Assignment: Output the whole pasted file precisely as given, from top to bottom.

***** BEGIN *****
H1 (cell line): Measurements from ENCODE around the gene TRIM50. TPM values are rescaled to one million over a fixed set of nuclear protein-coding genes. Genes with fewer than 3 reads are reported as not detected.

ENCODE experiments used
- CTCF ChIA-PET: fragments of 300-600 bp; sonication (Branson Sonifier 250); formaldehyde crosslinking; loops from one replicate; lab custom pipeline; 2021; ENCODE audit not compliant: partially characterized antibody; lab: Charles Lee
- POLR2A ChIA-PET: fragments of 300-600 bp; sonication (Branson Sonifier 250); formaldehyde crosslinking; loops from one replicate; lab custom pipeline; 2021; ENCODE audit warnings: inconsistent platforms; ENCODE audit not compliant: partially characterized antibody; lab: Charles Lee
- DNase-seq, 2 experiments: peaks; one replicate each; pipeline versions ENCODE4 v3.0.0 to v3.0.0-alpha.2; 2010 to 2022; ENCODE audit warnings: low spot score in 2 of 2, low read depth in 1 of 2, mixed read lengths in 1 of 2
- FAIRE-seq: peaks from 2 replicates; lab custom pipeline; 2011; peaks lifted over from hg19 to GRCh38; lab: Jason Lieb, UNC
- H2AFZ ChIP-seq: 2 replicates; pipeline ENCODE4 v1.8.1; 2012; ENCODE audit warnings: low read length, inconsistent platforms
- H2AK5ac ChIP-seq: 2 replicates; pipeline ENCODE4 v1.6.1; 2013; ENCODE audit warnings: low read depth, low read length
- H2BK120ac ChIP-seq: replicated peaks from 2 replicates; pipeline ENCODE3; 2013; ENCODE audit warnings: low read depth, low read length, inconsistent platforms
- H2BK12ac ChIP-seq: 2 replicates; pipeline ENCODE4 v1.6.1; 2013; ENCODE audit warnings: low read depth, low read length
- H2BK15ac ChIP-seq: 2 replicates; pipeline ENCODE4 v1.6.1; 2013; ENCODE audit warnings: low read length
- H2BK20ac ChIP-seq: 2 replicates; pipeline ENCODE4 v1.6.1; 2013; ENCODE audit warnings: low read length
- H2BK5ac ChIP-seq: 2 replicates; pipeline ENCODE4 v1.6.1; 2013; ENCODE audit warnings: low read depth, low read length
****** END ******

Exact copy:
H1 (cell line): Measurements from ENCODE around the gene TRIM50. TPM values are rescaled to one million over a fixed set of nuclear protein-coding genes. Genes with fewer than 3 reads are reported as not detected.

ENCODE experiments used
- CTCF ChIA-PET: fragments of 300-600 bp; sonication (Branson Sonifier 250); formaldehyde crosslinking; loops from one replicate; lab custom pipeline; 2021; ENCODE audit not compliant: partially characterized antibody; lab: Charles Lee
- POLR2A ChIA-PET: fragments of 300-600 bp; sonication (Branson Sonifier 250); formaldehyde crosslinking; loops from one replicate; lab custom pipeline; 2021; ENCODE audit warnings: inconsistent platforms; ENCODE audit not compliant: partially characterized antibody; lab: Charles Lee
- DNase-seq, 2 experiments: peaks; one replicate each; pipeline versions ENCODE4 v3.0.0 to v3.0.0-alpha.2; 2010 to 2022; ENCODE audit warnings: low spot score in 2 of 2, low read depth in 1 of 2, mixed read lengths in 1 of 2
- FAIRE-seq: peaks from 2 replicates; lab custom pipeline; 2011; peaks lifted over from hg19 to GRCh38; lab: Jason Lieb, UNC
- H2AFZ ChIP-seq: 2 replicates; pipeline ENCODE4 v1.8.1; 2012; ENCODE audit warnings: low read length, inconsistent platforms
- H2AK5ac ChIP-seq: 2 replicates; pipeline ENCODE4 v1.6.1; 2013; ENCODE audit warnings: low read depth, low read length
- H2BK120ac ChIP-seq: replicated peaks from 2 replicates; pipeline ENCODE3; 2013; ENCODE audit warnings: low read depth, low read length, inconsistent platforms
- H2BK12ac ChIP-seq: 2 replicates; pipeline ENCODE4 v1.6.1; 2013; ENCODE audit warnings: low read depth, low read length
- H2BK15ac ChIP-seq: 2 replicates; pipeline ENCODE4 v1.6.1; 2013; ENCODE audit warnings: low read length
- H2BK20ac ChIP-seq: 2 replicates; pipeline ENCODE4 v1.6.1; 2013; ENCODE audit warnings: low read length
- H2BK5ac ChIP-seq: 2 replicates; pipeline ENCODE4 v1.6.1; 2013; ENCODE audit warnings: low read depth, low read length